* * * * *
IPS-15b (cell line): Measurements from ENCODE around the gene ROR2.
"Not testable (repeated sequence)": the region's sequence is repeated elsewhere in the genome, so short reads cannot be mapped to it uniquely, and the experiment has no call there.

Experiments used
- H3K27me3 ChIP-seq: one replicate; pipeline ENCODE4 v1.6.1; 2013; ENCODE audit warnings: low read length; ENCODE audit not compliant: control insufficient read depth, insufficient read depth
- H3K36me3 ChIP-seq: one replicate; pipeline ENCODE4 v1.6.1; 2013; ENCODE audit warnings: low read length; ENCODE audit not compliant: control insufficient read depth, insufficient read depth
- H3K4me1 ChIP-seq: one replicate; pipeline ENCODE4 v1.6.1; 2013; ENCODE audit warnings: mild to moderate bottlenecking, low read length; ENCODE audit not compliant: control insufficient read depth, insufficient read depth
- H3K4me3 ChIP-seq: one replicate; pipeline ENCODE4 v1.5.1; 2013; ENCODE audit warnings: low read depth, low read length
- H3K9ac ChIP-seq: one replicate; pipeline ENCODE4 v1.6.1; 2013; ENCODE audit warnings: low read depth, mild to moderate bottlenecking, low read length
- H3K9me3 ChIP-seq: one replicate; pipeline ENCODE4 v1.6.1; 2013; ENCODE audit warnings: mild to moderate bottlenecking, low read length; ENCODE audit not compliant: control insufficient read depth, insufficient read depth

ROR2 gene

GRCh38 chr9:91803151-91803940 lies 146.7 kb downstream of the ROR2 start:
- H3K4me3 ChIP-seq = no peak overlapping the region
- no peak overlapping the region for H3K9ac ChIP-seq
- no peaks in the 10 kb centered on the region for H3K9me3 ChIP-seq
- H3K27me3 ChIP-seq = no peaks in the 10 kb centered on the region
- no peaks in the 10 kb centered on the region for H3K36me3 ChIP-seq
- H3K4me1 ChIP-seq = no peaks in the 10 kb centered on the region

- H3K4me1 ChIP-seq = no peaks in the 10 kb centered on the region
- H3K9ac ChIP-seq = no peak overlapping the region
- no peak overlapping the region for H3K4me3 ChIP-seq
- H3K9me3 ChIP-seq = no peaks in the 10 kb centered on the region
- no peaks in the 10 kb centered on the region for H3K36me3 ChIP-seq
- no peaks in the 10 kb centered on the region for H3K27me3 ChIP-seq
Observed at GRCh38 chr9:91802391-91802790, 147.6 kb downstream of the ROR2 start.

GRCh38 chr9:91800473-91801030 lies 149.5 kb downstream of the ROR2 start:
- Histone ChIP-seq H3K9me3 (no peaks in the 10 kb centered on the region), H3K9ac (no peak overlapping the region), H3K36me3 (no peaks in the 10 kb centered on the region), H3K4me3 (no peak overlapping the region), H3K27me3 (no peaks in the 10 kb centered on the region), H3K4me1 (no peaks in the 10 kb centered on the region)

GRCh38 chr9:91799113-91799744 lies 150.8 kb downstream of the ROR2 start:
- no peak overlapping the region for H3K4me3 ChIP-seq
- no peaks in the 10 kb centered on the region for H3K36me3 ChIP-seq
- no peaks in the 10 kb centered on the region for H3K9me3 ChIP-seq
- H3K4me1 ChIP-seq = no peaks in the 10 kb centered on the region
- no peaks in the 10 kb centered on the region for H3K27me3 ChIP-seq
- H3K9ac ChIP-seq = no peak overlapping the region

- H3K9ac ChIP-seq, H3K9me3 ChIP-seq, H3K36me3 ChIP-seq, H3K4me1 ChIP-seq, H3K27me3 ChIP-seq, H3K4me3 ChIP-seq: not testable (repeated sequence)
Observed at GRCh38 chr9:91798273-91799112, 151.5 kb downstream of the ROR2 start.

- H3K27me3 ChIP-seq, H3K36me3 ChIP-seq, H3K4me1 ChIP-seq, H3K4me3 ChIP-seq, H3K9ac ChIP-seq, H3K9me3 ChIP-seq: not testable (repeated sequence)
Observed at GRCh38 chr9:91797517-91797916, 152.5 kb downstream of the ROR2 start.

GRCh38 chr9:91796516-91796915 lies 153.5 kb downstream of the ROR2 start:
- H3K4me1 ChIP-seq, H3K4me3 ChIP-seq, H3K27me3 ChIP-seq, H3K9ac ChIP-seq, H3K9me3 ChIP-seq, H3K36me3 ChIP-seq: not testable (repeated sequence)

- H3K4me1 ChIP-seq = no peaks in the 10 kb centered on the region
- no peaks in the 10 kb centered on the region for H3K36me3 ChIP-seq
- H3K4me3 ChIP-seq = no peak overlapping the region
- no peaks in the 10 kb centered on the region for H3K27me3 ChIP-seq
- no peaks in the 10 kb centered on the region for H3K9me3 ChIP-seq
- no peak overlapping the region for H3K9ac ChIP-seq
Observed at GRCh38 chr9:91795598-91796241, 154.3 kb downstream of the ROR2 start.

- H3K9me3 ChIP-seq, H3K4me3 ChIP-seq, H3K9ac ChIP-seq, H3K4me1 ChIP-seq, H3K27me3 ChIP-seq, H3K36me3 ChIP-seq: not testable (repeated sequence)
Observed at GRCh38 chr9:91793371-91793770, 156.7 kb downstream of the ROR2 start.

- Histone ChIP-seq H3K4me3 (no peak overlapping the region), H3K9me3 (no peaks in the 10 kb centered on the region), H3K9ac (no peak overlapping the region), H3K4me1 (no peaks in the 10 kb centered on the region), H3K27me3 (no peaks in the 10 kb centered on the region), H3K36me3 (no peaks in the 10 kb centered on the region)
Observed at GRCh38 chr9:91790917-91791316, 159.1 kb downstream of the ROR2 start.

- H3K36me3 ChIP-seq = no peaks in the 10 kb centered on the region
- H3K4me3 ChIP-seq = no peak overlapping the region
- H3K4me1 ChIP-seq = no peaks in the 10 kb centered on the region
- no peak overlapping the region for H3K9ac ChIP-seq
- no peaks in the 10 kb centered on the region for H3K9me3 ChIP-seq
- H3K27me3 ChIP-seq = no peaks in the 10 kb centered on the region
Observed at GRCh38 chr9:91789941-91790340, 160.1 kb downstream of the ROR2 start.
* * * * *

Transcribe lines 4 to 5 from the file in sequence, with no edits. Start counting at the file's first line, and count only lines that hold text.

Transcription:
- H3K27me3 ChIP-seq: one replicate; pipeline ENCODE4 v1.6.1; 2013; ENCODE audit warnings: low read length; ENCODE audit not compliant: control insufficient read depth, insufficient read depth
- H3K36me3 ChIP-seq: one replicate; pipeline ENCODE4 v1.6.1; 2013; ENCODE audit warnings: low read length; ENCODE audit not compliant: control insufficient read depth, insufficient read depth